chief, suspecting that all was not right, sent for the young man who had
visited Dead Shot's tepee. When the young man arrived, the chief asked:
"Did you see White Plume when you went to Dead Shot's camp?" "Yes, I
did, and ate with him many times. I stayed at his father's tepee all the
time I was there," said the young man. "Would you recognize him if you
saw him again?" asked the chief. "Any one who had but one glimpse of
White Plume would surely recognize him when he saw him again, as he is
the most handsome man I ever saw," said the young man.
"Come with me to the tent of my son-in-law and take a good look at him,
but don't say what you think until we come away." The two went to the
tent of Unktomi, and when the young man saw him he knew it was not White
Plume, although it was White Plume's bow and arrows that hung at the
head of the bed, and he also recognized the clothes as belonging to
White Plume. When they had returned to the chief's tent, the young man
told what he knew and what he thought. "I think this is some Unktomi who
has played some trick on White Plume and has taken his bow and arrows
and also his clothes, and hearing of your offer, is here impersonating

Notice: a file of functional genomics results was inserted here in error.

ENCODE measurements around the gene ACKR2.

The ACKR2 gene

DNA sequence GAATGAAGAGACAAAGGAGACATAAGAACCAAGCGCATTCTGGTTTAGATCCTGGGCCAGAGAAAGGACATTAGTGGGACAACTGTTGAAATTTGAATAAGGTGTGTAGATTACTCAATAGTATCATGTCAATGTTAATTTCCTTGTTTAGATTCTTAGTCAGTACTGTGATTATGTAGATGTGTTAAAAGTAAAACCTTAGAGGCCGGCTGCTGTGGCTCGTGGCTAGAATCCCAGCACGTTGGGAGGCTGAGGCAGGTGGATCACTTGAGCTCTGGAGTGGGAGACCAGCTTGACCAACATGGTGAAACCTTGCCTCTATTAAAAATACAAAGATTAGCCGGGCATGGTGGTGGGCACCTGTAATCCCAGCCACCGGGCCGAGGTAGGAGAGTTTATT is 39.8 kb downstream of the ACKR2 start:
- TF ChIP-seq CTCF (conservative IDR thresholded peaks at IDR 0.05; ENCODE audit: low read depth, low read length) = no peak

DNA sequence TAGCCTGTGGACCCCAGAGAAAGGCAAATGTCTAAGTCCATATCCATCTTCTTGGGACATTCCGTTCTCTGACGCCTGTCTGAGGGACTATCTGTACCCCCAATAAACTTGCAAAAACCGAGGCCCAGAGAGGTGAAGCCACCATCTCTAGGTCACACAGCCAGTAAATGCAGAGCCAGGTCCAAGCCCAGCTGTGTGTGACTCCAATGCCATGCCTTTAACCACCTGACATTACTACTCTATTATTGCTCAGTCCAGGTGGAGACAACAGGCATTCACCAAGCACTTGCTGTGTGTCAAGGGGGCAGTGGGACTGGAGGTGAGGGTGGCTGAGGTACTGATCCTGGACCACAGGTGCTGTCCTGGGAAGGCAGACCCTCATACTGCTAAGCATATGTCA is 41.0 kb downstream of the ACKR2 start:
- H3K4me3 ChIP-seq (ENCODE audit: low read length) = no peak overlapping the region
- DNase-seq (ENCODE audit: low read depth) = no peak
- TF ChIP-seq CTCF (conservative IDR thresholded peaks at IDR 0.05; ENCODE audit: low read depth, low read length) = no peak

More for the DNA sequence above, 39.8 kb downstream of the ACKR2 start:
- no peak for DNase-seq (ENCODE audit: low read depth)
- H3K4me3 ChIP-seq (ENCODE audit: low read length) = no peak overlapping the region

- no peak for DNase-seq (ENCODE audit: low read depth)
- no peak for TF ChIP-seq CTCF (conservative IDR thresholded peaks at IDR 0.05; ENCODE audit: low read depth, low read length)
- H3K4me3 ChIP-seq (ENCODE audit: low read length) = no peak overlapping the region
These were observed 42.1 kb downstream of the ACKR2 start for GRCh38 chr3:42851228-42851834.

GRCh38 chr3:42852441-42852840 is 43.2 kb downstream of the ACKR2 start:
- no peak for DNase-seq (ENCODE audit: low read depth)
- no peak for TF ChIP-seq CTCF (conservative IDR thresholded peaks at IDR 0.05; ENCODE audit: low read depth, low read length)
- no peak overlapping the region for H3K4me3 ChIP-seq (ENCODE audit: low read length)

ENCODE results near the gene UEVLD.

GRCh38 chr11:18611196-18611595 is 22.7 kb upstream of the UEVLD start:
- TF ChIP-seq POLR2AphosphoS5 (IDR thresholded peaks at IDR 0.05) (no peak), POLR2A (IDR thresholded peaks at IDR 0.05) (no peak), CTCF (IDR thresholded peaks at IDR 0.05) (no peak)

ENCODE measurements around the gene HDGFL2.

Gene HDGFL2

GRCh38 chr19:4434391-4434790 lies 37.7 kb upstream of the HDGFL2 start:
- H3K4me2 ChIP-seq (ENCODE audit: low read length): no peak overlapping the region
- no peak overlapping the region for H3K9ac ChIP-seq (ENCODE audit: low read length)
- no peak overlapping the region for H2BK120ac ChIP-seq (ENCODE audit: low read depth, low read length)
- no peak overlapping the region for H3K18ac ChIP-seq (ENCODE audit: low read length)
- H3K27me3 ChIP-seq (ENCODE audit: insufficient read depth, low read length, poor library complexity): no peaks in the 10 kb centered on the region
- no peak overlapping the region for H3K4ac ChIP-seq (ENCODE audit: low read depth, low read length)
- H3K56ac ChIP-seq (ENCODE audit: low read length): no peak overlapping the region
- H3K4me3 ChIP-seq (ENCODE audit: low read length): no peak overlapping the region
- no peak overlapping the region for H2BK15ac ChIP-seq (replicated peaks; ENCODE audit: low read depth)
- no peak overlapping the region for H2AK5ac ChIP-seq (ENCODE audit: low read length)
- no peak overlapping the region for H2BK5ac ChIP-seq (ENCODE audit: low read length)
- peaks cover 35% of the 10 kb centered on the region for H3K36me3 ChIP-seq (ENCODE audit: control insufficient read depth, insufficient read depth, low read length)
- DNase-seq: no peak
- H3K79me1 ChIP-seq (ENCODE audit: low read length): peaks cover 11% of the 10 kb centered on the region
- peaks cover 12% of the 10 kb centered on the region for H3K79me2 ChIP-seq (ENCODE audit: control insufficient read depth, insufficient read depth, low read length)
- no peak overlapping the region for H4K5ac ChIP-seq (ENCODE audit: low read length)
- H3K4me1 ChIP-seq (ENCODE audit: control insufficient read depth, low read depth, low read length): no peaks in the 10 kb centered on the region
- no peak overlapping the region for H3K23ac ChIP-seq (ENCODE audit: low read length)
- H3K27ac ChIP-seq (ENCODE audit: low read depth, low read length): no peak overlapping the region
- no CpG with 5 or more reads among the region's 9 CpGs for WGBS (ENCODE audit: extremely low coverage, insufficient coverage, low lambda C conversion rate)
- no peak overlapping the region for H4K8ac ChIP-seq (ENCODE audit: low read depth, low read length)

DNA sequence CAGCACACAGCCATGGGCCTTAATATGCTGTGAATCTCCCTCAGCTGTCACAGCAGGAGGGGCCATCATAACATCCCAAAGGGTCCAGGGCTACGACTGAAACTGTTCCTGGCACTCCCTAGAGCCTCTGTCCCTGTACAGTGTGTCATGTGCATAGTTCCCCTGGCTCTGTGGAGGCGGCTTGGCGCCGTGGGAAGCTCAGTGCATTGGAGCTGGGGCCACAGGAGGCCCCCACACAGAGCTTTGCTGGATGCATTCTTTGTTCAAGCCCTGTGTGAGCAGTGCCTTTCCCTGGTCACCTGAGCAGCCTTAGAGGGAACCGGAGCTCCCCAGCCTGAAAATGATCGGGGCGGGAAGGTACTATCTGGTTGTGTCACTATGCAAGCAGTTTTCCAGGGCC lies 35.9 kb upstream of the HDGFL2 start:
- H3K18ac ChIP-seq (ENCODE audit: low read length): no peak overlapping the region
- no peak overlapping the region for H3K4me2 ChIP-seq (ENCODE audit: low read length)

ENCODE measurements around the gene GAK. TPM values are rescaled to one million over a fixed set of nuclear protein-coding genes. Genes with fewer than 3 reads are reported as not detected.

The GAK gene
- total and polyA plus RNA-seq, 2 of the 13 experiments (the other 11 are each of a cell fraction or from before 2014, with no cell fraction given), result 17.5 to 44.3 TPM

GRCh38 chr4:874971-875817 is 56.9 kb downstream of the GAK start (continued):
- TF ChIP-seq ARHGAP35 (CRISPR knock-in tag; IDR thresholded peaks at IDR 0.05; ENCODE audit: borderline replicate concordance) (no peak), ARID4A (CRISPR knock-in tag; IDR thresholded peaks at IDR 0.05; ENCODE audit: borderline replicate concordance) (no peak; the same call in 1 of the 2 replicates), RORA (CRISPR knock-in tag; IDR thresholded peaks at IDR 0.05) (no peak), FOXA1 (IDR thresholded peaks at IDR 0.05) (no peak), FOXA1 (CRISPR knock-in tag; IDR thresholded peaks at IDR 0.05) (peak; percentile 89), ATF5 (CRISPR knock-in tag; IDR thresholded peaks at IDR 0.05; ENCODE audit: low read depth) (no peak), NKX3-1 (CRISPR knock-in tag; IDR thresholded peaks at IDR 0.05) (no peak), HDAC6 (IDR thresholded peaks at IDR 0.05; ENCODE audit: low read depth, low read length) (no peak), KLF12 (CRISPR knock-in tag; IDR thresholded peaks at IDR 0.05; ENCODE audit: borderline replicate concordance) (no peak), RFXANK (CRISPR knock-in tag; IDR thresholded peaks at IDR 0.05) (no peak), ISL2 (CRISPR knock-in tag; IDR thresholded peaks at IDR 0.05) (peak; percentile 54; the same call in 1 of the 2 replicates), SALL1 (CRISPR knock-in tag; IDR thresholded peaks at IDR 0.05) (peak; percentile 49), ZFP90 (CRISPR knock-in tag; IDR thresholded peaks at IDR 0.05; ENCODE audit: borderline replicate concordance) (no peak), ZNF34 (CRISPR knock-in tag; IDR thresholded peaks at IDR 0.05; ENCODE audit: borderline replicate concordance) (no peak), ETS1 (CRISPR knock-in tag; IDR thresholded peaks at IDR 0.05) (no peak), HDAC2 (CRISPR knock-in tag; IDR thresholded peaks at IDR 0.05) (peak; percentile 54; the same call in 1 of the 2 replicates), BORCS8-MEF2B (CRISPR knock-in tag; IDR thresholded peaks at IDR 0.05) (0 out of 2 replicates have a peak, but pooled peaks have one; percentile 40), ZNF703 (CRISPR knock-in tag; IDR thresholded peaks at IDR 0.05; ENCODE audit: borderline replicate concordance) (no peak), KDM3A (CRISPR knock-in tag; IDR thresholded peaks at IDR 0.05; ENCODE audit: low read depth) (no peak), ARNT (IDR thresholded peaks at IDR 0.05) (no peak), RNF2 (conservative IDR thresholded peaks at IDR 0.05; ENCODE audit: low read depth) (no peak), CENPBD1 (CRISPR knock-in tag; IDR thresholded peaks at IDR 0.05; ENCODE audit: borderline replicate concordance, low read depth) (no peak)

White Plume. Had White Plume drawn the bow on the buffalo, eagle and
rabbit today, we would have been rid of them, so I think we had better
scare this Unktomi into telling us where White Plume is," said the young
"Wait until he tries to kill the witches again tomorrow," said the
In the meantime the younger daughter had taken an axe and gone into the
woods in search of dry wood. She went quite a little distance into the
wood and was chopping a dry log. Stopping to rest a little she heard
some one saying: "Whoever you are, come over here and chop this tree
down so that I may get loose." Going to where the big tree stood, she
saw a man stuck onto the side of the tree. "If I chop it down the fall
will kill you," said the girl. "No, chop it on the opposite side from
me, and the tree will fall that way. If the fall kills me, it will be
better than hanging up here and starving to death," said White Plume,
for it was he.
The girl chopped the tree down and when she saw that it had not killed
the man, she said: "What shall I do now?" "Loosen the bark from the tree